There’s always that one person at work or a meeting that stands out from the crowd. It’s not necessarily what he’s saying. It’s more what he’s wearing. Or maybe not wearing.
For example, say there’s a group of men all wearing long ties. However, there’s one who decides to wear a bow tie, or (gasp!) not wear a tie at all (that would be me). What is your opinion of this nonconformist? High? Low?
“We proposed that, under certain conditions, nonconforming behaviors can be more beneficial to someone than simply trying to fit in,” wrote study authors Silvia Bellezza, Francesca Gino, and Anat Keinan. “In other words, when it looks deliberate, a person can appear to have a higher status and sense of competency.”
Five lab and field studies were conducted across different populations. One study, for example, had students rank the professional status of a professor employed at local collage or a top-tier university and was either clean-shaven and in a suit or had a beard and wore a t-shirt. The students attributed more status and competence to the unshaven professor at the top-tier university. In another experiment, luxury shop employees thought a woman dressed in gym clothes was more of a celebrity or had a lot of money when compared to another woman dressed in a fur coat.
Take that woman in the fur coat, though, and put her in a shop that isn’t luxurious. Then she’ll be perceived as having a higher status. The point is, you have to know your audience and your environment. (For the record, I don’t like wearing ties because I find them suffocating.)
Do you tailor your dress style for certain situations? How so? Please contribute to the conversation in the comments.
There was a lot of news this past week you may have missed. Here are some headlines that caught our eyes.
Mark Cuban Wants You to Put Away Your Phone at NBA Games
“[Vivek] Ranadive and Cuban represent the two poles in a debate about how to keep fans coming to games when it’s cheaper, easier, and maybe better to stay home and watch on a big-screen TV and Twitter.”
Vote for Best Convention City
“You have until March 10 at noon to vote on your favorite convention city. What makes you happiest about anticipating or attending a big show?”
Sochi’s Lego-like Stadiums Can be Moved to Other Cities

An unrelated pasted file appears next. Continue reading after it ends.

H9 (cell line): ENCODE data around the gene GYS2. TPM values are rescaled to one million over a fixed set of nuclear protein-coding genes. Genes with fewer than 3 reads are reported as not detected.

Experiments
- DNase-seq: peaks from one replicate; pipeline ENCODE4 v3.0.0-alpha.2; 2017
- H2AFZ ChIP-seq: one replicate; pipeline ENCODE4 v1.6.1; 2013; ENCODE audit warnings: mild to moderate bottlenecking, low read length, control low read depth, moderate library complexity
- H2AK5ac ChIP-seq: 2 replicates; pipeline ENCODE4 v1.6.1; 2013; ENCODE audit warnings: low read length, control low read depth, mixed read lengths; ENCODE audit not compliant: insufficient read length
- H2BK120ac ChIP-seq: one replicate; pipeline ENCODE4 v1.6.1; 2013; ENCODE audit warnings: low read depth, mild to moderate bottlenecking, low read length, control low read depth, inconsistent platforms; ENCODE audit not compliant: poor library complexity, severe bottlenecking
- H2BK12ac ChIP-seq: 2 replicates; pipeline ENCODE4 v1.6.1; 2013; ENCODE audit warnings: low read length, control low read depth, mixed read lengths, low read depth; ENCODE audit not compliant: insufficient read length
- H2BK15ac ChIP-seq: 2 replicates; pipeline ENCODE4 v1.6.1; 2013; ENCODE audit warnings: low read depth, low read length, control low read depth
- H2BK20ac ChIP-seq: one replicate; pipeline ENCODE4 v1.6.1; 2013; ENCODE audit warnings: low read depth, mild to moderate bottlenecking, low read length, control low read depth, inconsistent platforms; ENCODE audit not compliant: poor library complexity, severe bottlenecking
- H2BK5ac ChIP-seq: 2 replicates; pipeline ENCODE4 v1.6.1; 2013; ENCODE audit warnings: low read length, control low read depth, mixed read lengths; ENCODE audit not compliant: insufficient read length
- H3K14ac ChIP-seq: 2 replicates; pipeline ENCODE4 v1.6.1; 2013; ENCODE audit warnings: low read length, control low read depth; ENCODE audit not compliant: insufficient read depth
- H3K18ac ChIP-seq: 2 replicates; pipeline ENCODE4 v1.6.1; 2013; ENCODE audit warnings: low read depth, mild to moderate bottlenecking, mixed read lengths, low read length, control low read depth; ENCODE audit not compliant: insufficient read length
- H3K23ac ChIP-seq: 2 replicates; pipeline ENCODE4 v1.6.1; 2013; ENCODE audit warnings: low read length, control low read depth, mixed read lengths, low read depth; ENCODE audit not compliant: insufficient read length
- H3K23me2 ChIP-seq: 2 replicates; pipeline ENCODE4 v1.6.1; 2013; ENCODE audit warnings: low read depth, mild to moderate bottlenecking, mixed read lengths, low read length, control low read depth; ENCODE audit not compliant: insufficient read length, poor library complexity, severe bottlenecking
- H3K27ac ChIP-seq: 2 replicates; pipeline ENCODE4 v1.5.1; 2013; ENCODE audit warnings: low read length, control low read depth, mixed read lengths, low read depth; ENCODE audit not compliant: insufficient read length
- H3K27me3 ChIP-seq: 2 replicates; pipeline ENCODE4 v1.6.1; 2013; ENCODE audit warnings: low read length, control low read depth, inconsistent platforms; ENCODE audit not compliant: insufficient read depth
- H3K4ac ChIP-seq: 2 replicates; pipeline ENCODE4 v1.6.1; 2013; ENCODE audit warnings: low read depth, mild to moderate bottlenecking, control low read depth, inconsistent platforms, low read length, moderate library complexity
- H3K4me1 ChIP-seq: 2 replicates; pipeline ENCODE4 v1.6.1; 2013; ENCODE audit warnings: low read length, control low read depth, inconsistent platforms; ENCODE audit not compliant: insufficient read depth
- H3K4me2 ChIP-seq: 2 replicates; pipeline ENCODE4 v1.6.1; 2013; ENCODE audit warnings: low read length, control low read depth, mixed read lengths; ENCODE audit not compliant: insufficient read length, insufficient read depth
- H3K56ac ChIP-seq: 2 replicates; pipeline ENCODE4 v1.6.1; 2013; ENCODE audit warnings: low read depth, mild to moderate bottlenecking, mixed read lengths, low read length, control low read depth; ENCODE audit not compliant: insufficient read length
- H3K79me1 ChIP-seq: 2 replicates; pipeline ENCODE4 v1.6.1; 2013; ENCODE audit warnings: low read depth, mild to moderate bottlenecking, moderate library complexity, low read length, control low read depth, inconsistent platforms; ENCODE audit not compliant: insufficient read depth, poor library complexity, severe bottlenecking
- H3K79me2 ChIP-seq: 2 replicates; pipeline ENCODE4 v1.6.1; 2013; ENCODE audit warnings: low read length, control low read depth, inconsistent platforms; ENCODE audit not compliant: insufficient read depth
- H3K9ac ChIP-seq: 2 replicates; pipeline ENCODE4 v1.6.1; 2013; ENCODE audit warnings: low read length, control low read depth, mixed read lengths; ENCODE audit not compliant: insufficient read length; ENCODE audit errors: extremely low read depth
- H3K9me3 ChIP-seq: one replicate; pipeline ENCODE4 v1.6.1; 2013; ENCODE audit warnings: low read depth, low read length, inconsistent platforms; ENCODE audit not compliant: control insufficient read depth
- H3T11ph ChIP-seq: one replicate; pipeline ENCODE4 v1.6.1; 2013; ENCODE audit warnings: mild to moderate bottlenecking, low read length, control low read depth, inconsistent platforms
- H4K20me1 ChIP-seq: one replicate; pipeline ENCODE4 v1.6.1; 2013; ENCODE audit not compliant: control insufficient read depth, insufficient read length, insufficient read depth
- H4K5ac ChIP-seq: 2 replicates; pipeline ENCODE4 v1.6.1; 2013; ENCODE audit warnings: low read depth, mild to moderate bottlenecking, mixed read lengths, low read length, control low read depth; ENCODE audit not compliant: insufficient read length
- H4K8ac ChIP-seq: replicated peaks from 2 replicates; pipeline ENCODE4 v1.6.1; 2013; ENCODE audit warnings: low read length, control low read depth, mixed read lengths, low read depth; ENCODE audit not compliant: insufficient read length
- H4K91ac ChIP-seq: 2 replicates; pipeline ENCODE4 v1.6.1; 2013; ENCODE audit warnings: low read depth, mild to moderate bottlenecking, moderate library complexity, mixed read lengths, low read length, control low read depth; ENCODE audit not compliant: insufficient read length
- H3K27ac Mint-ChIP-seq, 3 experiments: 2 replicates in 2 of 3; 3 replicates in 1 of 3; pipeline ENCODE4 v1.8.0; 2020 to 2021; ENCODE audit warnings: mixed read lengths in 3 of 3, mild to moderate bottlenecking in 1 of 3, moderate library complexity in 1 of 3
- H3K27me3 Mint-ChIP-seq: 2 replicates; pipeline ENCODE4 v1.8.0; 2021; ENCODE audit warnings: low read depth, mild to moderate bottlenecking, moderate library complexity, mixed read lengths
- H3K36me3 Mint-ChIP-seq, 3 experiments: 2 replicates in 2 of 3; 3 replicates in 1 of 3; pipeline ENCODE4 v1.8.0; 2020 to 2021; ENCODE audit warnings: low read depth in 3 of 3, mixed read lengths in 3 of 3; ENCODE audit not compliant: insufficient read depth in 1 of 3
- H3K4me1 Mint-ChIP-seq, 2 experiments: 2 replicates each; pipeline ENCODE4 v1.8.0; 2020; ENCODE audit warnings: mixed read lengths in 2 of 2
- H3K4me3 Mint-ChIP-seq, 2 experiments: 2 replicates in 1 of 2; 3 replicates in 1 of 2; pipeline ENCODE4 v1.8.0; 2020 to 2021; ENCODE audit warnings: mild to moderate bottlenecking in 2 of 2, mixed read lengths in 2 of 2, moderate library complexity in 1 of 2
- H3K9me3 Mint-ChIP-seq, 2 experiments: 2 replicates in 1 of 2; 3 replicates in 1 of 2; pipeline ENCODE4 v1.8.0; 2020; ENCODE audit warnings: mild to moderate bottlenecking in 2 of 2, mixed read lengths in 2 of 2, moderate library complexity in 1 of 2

“The Russians have looked at the struggles of former Olympic host cities that have built massive, expensive arenas for specialized sports that often make them irrelevant after the games leave town.”
Manager’s Box Puts Red Bulls Fans in the Driver’s Seat
—Association of Luxury Suite Directors
“The last few years have seen the proliferation of loge boxes, theater boxes, patio suites, and many other variations on the premium seating theme, all packaged with unique benefits and amenities.”
Veteran Theater Executive Richard Baker Will be Starlight’s Next President and CEO
—The Kansas City Star
“One of the first things on his to-do list will be to book the 2015 season. Baker said he was impressed by Starlight’s technical facilities as well as the enthusiasm of the staff and the board’s open-mindedness when it comes to Starlight’s future.”
A business card is the one item I seem to always forget to bring with me to a meeting or networking event. Maybe it’s because I believe I can remember someone’s name and connect with the person later on Facebook or LinkedIn. Perhaps, though, I should just do away with business cards altogether. That’s what entrepreneur Kevin Daum did.
“About two years ago, I stopped carrying business cards to meetings and networking events,” he wrote on Inc.com. “It wasn’t because I was bumping with my smartphone or using Google Glass to identify worthy prospects with face-recognition programming. It wasn’t even because I wanted to save trees. I simply found a more effective way to engage with people I met.”